New bird flu claims more victims

H7N9 influenza spreads to Beijing, may come from poultry

The new type of bird flu in China, called H7N9, continues to infect and kill people, with the World Health Organization reporting new cases daily. News of the virus is unfolding quickly as public health officials and scientists struggle to learn about it. Among the latest discoveries:

  • First case with no symptoms

    Though most confirmed cases have meant pneumonia and difficulty breathing, Chinese officials have identified a 4-year-old Beijing boy as a carrier of the virus: DNA tests revealed that he is infected but has no symptoms, according to a news report from the Xinhua News Agency.

    The boy represents only the second confirmed case of the disease in the city. His lack of symptoms raises the possibility that more people may have contracted the virus without anyone being aware.

  • First pair of cases within a family

    Thus far, only one family member of a flu victim, the husband of a 64-year-old woman who died of H7N9, has been found to also have the virus, according to another Xinhua report. Chinese officials said no evidence exists that he caught it from his wife or that the virus is capable of sustaining person-to-person transmission.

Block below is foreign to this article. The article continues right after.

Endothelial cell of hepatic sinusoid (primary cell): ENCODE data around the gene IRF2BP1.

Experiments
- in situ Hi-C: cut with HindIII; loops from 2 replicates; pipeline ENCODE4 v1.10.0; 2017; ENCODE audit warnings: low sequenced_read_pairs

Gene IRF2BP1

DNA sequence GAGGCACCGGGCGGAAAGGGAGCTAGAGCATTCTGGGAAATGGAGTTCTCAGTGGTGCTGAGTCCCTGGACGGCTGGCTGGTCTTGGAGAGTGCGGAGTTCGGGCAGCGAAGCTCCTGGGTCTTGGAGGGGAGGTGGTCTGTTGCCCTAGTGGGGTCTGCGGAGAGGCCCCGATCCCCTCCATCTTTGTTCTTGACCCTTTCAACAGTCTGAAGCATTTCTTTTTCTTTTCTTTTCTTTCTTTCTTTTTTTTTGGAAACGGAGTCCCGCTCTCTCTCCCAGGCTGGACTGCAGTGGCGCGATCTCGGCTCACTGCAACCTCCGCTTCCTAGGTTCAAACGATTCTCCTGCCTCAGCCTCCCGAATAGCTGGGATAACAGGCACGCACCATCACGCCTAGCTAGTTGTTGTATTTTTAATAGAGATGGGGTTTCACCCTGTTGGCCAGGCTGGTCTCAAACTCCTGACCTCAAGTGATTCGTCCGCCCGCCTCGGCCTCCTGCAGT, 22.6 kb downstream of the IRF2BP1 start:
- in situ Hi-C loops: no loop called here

• Birds as a possible reservoir

    In a risk assessment published April 13, the World Health Organization confirmed that the H7N9 virus has turned up in poultry and pigeons in some poultry markets. But the virus in the birds doesn’t carry all the mutations that help it adapt to humans, so officials don’t yet know if people caught the virus from the birds or from some other animal.

  • Double jump from animals to humans

    A study published in Eurosurveillance April 11 suggests that the first man found to be infected with H7N9 (an 87-year-old from Shanghai) carried a virus similar to one that infected a pigeon. Two other people who died of the flu share a virus similar to one in a chicken from a Shanghai market. Those findings agree with a New England Journal of Medicine study that suggests the virus may have moved from animals into humans twice (SN Online, 4/12/13).

Tina Hesman Saey is the senior staff writer and reports on molecular biology. She has a Ph.D. in molecular genetics from Washington University in St. Louis and a master’s degree in science journalism from Boston University.

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